March 11, 2015
Software Defined Datacenters or (SDDC) have been the major architectural milestone for the data center virtualization industry. Compute resources have been effectively virtualized to be mobile and flexible, however, storage and networking still exist as less pliable programmatic, granular, and modular design components in virtualization. In his post, “VMware’s Strategy for Software Defined Storage,” Richard McDougall, the CTO of Storage and Availability at VMware, describes the various concepts that will overcome the modern storage challenges and accelerate the customer’s journey to the SDDC.
Key Innovations in Software Defined Storage
McDougall sums up the goal of Software-Defined Storage (SDS) in a single sentence,
“Just as we’ve experienced with pool compute resources, we want to be able to provision new storage as part of an application workflow, using application-aware policies for performance, cost, availability and recovery.”
One solution does not solve the needs of every application or every use case, but tools are available that address many of today’s storage challenges.
Virtual Volumes (VVOLS)
Until VVOLS, the capabilities of your storage array could only be provisioned by the SAN/NAS control plane and inherited in the hypervisor environment at the volume level with little visibility. With virtual volumes, you can apply your storage arrays superior performance and data protection capabilities per Virtual Machine as required by the applications running on them and do so in a single pane of glass.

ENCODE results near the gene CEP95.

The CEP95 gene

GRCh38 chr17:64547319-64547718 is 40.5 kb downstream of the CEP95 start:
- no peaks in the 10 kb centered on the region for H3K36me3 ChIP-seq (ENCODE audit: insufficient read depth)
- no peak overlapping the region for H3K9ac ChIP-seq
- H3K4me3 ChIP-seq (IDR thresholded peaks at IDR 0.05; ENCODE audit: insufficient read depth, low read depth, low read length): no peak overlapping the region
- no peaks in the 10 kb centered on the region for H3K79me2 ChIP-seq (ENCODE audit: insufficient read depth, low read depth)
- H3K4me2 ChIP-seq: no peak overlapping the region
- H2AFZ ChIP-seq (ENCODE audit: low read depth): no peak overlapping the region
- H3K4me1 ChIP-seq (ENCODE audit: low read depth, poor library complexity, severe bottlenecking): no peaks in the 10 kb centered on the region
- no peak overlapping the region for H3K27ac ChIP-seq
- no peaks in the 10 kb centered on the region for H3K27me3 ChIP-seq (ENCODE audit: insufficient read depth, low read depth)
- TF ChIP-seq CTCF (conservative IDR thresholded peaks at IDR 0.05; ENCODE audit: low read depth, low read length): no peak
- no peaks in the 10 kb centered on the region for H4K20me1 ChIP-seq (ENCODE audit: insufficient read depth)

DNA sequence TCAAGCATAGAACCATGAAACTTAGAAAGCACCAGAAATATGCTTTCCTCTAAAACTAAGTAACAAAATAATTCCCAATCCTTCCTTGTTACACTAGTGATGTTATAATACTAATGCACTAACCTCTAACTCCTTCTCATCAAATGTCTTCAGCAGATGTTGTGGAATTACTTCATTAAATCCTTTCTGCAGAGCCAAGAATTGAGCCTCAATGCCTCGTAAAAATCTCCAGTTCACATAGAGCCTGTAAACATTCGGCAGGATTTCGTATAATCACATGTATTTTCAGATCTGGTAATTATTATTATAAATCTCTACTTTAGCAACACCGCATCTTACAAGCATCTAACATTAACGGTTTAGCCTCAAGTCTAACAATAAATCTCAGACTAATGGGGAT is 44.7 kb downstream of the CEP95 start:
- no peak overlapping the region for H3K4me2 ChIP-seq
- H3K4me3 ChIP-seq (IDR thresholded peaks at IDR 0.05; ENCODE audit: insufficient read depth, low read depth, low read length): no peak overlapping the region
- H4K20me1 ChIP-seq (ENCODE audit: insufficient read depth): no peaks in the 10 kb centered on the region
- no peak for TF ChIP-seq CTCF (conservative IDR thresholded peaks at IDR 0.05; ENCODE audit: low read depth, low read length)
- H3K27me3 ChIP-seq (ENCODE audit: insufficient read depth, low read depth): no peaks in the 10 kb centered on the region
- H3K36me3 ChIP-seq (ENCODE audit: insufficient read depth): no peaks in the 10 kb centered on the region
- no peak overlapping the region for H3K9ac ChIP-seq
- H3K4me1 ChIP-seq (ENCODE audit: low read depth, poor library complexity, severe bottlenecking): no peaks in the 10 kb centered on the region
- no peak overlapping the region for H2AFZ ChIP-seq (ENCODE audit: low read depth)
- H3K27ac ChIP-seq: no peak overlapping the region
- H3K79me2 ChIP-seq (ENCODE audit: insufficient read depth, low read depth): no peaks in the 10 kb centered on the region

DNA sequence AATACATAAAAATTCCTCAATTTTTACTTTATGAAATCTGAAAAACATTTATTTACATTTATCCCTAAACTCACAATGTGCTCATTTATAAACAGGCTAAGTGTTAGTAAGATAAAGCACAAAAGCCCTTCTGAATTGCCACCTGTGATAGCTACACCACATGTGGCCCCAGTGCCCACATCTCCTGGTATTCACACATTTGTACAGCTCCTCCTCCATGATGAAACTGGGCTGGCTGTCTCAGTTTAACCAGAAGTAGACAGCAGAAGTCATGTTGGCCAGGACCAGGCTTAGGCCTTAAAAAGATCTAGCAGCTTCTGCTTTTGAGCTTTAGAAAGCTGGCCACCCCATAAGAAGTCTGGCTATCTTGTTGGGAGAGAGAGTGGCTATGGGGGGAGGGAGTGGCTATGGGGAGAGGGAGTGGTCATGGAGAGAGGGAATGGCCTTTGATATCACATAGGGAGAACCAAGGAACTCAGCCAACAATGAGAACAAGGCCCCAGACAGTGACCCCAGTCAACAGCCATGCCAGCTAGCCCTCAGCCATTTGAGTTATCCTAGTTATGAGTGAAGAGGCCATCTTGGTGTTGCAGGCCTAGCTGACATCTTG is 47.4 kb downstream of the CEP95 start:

VSAN leverages flash accelerated, direct attached storage across multiple hypervisor nodes as a single pooled storage repository. This is also known as a hyper-converged platform with no SAN or NAS required, enabling a scalable, low cost, and high-performance solution.
Traditional relational storage databases work well for one-to-many data mappings. Often many-to-many data relationships in computer aided, multimedia, or extremely dynamic platforms are more complicated and unpredictable and, therefore, require a new reference model for short-term and persistent data structures.
Big data platforms require a low cost, scalable, extremely dense, high performance, and highly available solution; that sounds almost impossible to find. It is basically the extreme of every storage requirement but CHEAP. Platforms like Hadoop enable commodity hardware with distributed data repositories and parallel processing for the Big Data use case.
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